Highly skilled IT professionals make up one of the fastest growing sectors of unemployed people in Australia.
The managing director of human resources consultancy, SACS Executive Solutions, Andrew Marty, said corporate industry professionals -- including those in IT -- are finding it tough to locate work in their traditional areas.
As a result, this once in-demand group of professionals is becoming 'displaced' and working in roles foreign to their area of expertise.
"Australia currently has two economies: the consumer and building-oriented sector, which is faring well, and the corporate sector which includes IT, management, marketing and consulting -- where performance is dismal," Marty said.
According to the Australian Bureau of Statistics (ABS), there has been little salary growth in three years and the total number of permanent jobs has dropped markedly.
Recent ABS labour force statistics reveal that full-time employment decreased by 55,100 jobs between April 2001 and April 2002; this is in contrast to part-time employment which rose by 11,600 in the same period.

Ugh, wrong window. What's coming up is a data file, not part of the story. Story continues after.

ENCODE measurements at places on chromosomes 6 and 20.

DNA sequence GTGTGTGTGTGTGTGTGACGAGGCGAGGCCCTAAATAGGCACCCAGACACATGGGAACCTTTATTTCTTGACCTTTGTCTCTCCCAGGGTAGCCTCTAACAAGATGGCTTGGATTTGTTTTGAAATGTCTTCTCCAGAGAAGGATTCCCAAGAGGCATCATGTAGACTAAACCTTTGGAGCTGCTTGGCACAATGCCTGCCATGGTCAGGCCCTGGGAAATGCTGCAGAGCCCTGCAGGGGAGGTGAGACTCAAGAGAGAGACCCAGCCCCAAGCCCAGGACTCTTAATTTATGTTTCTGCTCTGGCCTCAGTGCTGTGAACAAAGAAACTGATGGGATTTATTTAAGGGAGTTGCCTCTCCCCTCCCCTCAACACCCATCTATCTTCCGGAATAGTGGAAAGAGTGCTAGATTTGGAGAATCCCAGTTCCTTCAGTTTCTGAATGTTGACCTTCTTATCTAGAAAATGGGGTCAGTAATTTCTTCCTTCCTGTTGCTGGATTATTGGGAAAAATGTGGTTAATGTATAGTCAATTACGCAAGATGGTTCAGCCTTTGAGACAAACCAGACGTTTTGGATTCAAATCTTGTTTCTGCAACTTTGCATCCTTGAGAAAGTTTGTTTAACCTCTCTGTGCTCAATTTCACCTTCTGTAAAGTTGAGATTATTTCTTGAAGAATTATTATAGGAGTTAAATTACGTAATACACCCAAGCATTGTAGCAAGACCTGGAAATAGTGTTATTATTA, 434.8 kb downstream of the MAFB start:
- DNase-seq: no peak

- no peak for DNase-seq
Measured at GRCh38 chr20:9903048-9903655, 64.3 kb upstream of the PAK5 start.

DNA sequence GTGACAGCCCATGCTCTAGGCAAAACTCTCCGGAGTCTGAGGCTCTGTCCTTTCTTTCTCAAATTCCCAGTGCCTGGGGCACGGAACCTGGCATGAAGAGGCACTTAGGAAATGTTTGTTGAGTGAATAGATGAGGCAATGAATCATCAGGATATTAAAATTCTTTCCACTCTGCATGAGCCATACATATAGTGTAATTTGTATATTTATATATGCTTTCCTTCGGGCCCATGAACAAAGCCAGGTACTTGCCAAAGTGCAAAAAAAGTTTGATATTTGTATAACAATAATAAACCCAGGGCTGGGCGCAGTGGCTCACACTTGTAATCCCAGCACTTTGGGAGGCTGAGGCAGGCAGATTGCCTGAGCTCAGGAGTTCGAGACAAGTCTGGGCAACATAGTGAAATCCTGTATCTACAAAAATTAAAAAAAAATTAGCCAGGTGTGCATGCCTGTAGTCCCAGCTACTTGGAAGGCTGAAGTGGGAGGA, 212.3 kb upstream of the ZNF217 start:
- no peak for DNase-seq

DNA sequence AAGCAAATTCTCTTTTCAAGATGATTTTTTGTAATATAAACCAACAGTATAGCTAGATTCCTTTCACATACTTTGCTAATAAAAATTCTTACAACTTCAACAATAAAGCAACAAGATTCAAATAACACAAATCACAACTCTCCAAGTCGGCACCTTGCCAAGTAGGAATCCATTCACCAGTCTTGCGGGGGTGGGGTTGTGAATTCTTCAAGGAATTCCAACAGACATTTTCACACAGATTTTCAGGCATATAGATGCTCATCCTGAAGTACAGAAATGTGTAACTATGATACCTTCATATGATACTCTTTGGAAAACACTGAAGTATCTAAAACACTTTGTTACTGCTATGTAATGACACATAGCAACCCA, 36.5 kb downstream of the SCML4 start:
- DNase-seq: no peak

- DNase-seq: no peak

"The dilemma is obvious, casual work opportunities are increasing alongside a massive surge of professional workers seeking entry into less skilled and lower paid industries," Marty said.
As a result, professional workers applying for jobs are told they are over-qualified and watch lesser skilled workers winning jobs.
Marty said each time media reports claim the economy is healthy, it twists like a knife for IT professionals who can't find jobs.
Before the dot.com crash, he said, students were encouraged to prepare for a flood of jobs in IT resulting in a generation of people who cannot gain employment in what they are trained and skilled to do.
Until there is a substantial upturn in business investment, Marty said there will be no turnaround.
Westpac economist Justin Smirk said the chances for finding work are a lot better in the low-skilled, lower-paid, part-time arena because the growth in full-time jobs is flattening but part-time work is growing.
"The levelling out in full-time employment is a worrying sign," Smirk said.
Looking at job figures for April, May and June - the second quarter of 2002 - full-time jobs have disappeared at an average of 15,900 per month, he said.